Does Homeowners Insurance Cover Car Damage?

Normally, your home insurance doesn’t cover damages to your own vehicles because it doesn’t have such coverage. You need to have car insurance to claim for the damages to them. It doesn’t matter what the reasons are and where the damage occurred. If your car burns down in your garage as a result of a house fire, you still need Comprehensive auto insurance coverage to get compensation for it. Tough luck if you don’t have it because your homeowners policy won’t pay for it.

Usually, which policy pays for what is well defined. Your homeowners insurance is there to protect your home and not your vehicles for which you need to buy a separate insurance policy. In the same way, if you hit your garage door when you are driving out of it, your car insurance will only pay for the damages to your auto, providing you have Collision coverage and the loss is more than the deductible. But it will not pay for the damages to your garage, which is part of your home. So, you will need to make a claim on your home insurance for the repairs to the garage and a claim on your vehicle insurance for the repairs to the vehicle.

Furthermore, you are not liable for damages caused to your own automobile while it is parked in your driveway or garage as liability policies usually cover losses suffered by third parties as a result of your actions. You and your family members cannot make liability claims on your own policies but need to buy coverage for your own losses.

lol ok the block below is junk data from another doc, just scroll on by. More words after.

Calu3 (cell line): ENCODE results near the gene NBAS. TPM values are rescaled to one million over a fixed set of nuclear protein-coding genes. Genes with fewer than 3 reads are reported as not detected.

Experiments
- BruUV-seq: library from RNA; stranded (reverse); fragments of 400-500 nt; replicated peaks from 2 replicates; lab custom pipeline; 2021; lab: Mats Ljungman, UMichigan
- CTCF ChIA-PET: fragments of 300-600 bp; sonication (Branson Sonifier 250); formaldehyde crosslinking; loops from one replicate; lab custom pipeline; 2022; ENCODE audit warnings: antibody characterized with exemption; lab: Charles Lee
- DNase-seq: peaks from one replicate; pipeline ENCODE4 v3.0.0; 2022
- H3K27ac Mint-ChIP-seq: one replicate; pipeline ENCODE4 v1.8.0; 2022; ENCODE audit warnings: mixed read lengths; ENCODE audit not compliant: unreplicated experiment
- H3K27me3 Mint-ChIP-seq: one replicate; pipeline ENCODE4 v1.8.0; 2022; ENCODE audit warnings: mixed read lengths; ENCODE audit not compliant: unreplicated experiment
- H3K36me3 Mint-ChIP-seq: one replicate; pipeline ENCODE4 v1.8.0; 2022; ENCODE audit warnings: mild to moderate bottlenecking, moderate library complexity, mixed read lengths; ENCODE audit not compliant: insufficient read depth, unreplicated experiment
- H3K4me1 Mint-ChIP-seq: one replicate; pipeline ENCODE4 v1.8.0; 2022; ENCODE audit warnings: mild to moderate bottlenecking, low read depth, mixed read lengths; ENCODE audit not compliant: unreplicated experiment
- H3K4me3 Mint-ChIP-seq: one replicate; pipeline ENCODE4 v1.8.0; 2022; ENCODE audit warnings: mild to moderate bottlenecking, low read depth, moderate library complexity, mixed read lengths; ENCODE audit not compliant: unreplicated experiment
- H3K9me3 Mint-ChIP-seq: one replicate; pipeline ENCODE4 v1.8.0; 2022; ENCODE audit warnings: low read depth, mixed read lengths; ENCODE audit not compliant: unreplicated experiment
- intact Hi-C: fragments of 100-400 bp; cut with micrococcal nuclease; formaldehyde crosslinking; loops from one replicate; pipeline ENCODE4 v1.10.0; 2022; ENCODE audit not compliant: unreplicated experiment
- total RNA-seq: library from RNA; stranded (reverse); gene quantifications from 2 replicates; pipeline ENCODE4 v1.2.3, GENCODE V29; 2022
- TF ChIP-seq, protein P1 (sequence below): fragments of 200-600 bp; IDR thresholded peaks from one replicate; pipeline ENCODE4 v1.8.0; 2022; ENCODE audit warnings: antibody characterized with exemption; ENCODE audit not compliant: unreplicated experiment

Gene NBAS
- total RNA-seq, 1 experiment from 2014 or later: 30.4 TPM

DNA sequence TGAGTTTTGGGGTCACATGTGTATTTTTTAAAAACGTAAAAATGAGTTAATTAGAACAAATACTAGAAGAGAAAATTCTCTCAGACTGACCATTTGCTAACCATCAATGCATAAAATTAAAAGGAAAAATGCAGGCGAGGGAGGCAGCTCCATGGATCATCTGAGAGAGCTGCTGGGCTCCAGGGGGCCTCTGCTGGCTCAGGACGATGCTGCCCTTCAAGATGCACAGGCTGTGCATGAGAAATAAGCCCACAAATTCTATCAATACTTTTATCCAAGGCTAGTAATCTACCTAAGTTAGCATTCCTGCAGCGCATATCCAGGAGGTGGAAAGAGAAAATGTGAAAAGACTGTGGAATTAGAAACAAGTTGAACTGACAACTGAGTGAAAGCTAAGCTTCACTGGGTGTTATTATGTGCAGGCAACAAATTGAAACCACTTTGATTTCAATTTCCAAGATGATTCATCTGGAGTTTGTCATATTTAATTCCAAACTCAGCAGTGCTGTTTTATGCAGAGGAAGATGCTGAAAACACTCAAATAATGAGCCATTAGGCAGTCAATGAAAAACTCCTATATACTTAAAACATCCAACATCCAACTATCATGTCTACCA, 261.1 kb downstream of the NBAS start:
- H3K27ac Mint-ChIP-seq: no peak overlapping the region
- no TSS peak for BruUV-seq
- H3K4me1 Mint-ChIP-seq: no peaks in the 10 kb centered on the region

On the other hand, third parties can claim on your homeowner’s liability coverage if they believe it was your fault or negligence that caused the damage. For example, if strong winds knock down a tree in your property over the neighbor’s vehicle, they would have to make a claim on their Comprehensive auto insurance coverage for this tree damage because it is an act of nature and you aren’t at fault. There is not much you could do about the wind and therefore not responsible.

However, if you don’t secure your bins knowing there will be strong winds and it hits your neighbor’s car, you may be found negligent in this case, especially if the neighbor warned you about these bins in the past and you failed to take action. Your homeowners liability coverage would probably pay for such a damage. If not, your neighbor can take you to small claims court to make you pay for it. In addition, your neighbors Comprehensive vehicle insurance would pay for such damage regardless of where the flying object originated from.

Often things fly off properties or tree branches fall in bad weather or snow and auto insurance companies don’t go looking for which house it came from. It is your responsibility to insure your automobile properly and therefore, you need Comprehensive coverage if you want to be protected from such occurrences.

It is always a better option to arrange full coverage car insurance with Collision and Comprehensive, if it is valuable enough to warrant the additional premium you have to pay. This way, you don’t need to worry about your other policies or other people’s policies. Your auto policy will be there to pay if other policies don’t.

For example, you can still claim on your own Collision coverage in most cases if you are hit by another car and they are at fault but somehow they are dragging their feet to pay or don’t have insurance. Then, it is up to your own insurer to pursue the at fault driver or their insurers, while you can get on with your life after the repairs paid by your own policy. You will have to pay the deductible in this case.